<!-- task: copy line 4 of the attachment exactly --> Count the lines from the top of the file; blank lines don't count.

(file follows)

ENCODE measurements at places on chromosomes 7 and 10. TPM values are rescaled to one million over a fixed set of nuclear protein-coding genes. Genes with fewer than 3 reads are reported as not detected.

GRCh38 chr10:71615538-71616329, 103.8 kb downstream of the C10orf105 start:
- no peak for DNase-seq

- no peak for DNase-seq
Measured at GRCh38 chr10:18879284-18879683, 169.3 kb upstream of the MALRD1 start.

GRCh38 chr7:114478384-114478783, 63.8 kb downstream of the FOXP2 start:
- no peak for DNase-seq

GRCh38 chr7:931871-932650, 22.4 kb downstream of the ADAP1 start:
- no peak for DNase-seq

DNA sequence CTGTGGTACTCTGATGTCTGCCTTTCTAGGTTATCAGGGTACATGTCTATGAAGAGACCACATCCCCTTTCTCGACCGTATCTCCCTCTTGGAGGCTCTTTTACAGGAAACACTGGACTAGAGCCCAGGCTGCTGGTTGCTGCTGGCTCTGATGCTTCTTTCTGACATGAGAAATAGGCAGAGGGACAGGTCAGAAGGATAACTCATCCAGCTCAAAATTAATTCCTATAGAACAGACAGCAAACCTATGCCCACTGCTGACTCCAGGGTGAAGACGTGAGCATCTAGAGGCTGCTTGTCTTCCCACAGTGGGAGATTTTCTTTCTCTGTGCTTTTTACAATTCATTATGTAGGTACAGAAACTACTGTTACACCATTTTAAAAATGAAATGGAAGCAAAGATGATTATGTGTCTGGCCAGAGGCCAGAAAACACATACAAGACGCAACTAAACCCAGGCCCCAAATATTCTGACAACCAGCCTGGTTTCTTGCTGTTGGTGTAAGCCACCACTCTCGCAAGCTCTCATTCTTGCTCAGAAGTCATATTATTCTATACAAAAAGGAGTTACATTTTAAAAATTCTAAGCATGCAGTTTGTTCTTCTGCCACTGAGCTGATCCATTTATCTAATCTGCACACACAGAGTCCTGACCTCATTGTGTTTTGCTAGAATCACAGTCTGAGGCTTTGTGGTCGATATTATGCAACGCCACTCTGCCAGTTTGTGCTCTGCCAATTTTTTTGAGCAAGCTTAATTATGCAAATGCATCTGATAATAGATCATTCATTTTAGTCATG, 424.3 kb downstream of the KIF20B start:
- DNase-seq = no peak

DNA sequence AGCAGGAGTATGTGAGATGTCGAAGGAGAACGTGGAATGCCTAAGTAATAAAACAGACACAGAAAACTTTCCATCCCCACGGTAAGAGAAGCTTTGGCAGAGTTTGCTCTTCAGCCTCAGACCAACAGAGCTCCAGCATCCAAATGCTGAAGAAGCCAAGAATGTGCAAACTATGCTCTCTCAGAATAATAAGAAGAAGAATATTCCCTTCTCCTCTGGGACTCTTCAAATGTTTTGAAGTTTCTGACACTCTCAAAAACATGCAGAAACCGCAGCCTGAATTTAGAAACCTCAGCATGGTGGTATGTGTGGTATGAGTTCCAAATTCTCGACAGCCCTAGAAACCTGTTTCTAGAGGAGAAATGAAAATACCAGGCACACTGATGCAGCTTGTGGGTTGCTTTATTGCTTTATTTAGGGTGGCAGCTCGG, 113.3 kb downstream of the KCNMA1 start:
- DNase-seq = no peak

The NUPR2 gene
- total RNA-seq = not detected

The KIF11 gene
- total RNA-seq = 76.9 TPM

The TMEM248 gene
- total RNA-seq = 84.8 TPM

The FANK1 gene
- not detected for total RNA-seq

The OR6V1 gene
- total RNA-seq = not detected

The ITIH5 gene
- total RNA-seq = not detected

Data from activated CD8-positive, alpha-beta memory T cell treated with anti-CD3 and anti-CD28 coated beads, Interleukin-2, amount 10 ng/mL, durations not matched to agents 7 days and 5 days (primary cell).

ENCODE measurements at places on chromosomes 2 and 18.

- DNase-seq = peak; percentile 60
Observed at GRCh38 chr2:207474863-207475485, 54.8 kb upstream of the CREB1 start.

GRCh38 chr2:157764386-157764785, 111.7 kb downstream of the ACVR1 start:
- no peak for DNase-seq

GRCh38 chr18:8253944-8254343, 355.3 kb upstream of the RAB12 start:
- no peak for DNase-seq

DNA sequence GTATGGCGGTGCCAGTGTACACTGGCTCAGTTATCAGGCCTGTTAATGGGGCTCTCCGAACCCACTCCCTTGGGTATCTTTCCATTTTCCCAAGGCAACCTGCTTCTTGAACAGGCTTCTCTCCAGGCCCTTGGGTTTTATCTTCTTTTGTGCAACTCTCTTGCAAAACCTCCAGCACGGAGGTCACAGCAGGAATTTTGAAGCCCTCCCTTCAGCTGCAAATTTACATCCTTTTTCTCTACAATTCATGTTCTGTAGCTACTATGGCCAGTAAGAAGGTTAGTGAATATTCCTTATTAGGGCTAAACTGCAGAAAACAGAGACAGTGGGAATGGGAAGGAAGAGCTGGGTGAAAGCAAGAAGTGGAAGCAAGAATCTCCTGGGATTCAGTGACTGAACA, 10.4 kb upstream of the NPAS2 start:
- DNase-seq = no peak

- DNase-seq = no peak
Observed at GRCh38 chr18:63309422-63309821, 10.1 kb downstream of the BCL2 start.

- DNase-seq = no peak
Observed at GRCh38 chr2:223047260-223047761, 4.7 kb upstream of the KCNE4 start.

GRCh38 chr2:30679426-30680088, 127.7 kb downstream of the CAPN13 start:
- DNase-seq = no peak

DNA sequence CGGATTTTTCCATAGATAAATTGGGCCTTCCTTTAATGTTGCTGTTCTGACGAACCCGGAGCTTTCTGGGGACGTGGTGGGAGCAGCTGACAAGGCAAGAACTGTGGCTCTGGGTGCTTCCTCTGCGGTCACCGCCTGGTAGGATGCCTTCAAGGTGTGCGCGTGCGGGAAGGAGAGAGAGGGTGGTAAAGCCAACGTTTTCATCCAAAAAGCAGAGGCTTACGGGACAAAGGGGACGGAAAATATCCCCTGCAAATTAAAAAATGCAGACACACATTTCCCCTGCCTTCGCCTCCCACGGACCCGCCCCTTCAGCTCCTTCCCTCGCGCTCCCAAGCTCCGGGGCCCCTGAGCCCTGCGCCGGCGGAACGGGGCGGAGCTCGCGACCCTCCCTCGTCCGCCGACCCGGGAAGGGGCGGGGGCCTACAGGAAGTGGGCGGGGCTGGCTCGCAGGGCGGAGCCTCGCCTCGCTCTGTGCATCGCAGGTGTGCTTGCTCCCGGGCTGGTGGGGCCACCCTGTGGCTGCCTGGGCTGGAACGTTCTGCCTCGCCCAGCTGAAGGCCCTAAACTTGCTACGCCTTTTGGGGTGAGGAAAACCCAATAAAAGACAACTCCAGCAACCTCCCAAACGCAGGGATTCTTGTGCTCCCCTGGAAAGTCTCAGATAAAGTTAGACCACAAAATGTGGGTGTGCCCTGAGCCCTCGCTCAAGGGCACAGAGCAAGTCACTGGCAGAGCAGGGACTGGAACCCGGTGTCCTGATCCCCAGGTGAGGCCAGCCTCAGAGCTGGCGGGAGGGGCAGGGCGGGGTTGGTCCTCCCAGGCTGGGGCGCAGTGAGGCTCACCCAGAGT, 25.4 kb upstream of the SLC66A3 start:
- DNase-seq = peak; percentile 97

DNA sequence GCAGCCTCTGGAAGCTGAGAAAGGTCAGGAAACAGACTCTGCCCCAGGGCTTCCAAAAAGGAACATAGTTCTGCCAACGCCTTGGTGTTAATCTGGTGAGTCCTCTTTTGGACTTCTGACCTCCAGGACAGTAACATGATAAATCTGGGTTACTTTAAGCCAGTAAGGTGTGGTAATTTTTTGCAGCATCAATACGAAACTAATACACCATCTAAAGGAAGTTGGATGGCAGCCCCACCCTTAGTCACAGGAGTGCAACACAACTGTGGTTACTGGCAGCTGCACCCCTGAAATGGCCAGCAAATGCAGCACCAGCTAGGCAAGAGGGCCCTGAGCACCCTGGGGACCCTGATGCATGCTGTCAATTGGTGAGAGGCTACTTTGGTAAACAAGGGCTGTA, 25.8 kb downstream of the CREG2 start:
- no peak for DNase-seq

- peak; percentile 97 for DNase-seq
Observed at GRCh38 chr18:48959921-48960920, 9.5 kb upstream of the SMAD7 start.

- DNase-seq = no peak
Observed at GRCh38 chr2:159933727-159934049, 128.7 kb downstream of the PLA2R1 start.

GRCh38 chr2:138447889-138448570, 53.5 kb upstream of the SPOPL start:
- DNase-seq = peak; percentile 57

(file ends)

- no peak for DNase-seq